Saturday, February 19, 2011
Human Genome Not All It Was Cracked up to Be
It's been a while since I've read Rupert Sheldrake but since I just read through The Undivided Universe it seemed right to look again at a biological extension of the theory of quantum fields. I started to do so on a day when it was reported that fruit flies sense smell via the quantum scale signature of objects (quantum tunneling of electrons), rather than by molecular shape, as previously thought. That makes three bigger-than-expected-scale quantum phenomena in life forms: photosynthesis, and a quantum scale magnet in the eyes of some birds. The tiny magnet and the photosynthesizing molecules sustain entangled particles, in the birds' case for significantly longer than in a lab.
(Incidentally these phenomena strike more blows to the taboo on an ontological interpretation of quantum theory; more blows, that is, against the epistemology-only interpretation that is the basis of the Standard Model. Birds' eyes are not labs and photons entering them are not physicists. And the scale is way, way above the Planck length, in the domain usually called the Classical level.)
Sheldrake's introduction to the new edition of A New Science of Life (Morphic Resonance is the new title) reminds me about the collapse of speculation in totally deterministic reductionism based on gene sequencing, a collapse that happened later in the 1990s. Once the human genome was sequenced people were surprised that we only carry 25 000 genes, while a sea urchin for instance has 26 000. Rice has 38 000. Fruit lies have 17 000. Humans were expected to have 100 000.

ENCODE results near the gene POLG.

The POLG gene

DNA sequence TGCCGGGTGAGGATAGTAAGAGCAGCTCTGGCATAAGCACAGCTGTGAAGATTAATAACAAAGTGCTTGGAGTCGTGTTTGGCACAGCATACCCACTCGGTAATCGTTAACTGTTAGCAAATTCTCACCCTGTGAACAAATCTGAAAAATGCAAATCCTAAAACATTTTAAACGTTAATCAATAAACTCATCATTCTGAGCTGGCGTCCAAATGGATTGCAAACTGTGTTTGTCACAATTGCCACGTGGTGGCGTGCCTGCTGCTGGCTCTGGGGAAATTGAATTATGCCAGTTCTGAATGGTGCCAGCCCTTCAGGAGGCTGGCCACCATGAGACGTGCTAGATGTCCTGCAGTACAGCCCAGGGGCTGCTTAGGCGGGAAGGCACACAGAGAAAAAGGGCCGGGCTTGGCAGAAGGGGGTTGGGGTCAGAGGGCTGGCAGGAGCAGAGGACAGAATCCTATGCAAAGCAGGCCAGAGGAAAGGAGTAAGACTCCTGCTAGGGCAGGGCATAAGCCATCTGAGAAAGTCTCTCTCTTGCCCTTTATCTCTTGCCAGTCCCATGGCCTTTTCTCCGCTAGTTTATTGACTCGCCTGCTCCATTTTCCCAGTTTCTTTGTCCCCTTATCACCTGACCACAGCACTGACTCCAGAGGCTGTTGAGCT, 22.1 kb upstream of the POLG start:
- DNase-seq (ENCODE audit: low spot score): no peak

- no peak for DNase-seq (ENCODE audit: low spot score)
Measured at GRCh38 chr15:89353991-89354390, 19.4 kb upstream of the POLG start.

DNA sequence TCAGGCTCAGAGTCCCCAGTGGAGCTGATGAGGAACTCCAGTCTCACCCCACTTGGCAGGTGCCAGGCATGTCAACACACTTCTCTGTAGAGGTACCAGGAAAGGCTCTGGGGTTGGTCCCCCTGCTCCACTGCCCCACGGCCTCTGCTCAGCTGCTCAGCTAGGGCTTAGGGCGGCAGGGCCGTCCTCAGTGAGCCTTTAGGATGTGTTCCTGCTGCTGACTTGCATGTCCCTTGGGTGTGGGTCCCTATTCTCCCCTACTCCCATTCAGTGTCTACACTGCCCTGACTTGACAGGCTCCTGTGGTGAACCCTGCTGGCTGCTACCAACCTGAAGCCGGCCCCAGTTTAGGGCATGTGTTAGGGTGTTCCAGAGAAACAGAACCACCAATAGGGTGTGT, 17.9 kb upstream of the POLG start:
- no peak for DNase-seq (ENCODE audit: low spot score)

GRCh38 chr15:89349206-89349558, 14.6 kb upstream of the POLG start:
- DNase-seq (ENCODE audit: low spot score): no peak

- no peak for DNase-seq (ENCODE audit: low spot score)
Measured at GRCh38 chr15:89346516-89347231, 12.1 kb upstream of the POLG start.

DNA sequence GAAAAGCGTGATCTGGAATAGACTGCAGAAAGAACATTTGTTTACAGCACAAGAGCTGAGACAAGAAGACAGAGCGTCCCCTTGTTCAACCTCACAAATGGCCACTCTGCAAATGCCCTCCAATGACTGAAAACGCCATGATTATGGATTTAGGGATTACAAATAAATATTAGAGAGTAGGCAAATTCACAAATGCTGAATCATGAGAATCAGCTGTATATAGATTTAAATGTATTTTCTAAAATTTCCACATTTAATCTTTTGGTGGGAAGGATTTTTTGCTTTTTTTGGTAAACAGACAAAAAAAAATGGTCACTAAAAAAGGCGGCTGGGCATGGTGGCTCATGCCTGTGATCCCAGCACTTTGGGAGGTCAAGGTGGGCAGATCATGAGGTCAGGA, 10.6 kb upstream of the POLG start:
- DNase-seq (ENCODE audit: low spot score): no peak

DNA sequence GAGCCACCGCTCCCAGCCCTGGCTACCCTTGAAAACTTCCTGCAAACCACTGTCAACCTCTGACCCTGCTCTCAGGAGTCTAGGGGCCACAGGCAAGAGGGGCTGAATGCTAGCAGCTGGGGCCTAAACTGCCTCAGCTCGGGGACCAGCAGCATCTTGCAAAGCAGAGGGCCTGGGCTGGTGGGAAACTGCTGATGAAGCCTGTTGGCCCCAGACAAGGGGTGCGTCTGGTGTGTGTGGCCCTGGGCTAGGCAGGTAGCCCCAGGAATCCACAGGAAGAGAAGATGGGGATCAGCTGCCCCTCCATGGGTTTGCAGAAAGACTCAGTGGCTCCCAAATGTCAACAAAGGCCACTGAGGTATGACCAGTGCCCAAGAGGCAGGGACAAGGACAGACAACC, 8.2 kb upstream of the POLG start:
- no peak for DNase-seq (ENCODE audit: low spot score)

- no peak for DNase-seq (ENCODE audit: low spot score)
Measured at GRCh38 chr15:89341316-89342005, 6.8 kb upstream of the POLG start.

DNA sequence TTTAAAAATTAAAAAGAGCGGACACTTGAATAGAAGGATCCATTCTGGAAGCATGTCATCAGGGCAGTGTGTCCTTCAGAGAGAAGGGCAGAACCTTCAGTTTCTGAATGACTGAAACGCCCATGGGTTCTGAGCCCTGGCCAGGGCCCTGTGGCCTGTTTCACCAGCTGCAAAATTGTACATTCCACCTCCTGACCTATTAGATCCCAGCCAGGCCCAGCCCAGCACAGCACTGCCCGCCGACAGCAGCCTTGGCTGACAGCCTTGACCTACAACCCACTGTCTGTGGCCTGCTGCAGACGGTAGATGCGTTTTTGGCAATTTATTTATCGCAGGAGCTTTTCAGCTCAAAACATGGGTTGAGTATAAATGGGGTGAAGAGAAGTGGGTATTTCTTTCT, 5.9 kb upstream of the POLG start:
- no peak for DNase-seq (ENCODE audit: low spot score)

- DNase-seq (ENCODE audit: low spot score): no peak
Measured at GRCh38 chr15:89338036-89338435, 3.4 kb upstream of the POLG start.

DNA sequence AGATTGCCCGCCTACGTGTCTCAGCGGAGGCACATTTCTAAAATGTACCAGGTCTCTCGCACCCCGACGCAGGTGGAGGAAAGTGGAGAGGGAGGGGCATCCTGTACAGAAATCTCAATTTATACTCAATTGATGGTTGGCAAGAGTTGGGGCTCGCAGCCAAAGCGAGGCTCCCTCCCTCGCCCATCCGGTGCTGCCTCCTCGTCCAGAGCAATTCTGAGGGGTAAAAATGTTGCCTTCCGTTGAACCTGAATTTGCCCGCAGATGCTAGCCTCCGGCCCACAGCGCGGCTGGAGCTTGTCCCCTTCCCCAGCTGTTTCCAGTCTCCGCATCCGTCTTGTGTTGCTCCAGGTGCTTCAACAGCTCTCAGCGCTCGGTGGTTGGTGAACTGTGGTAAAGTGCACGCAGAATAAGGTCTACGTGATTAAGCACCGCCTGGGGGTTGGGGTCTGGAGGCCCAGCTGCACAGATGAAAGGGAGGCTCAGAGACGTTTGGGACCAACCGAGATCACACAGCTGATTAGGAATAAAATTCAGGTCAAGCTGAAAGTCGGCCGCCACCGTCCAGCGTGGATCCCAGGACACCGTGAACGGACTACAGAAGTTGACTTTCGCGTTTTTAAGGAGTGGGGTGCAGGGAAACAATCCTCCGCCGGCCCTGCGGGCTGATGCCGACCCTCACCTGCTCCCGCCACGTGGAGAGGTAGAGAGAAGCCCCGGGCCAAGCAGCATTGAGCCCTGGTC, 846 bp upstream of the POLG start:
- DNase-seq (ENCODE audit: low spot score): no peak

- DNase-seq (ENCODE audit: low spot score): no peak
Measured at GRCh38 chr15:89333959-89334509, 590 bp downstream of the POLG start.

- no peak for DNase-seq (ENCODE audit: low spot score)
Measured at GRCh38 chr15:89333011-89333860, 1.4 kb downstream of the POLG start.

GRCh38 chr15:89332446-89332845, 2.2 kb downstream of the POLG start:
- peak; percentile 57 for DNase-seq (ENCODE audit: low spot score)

Why the constant, dogged insistence on teleology: “Humans are ‘more’ evolved and thus should have ‘more’ genes because they are ‘more’ ‘complex’ ”—even from neo-Darwinists who rail against adaptationism? It's a hard habit to shake I guess. Further proof that we aren't yet ready for the “greatest humiliation.”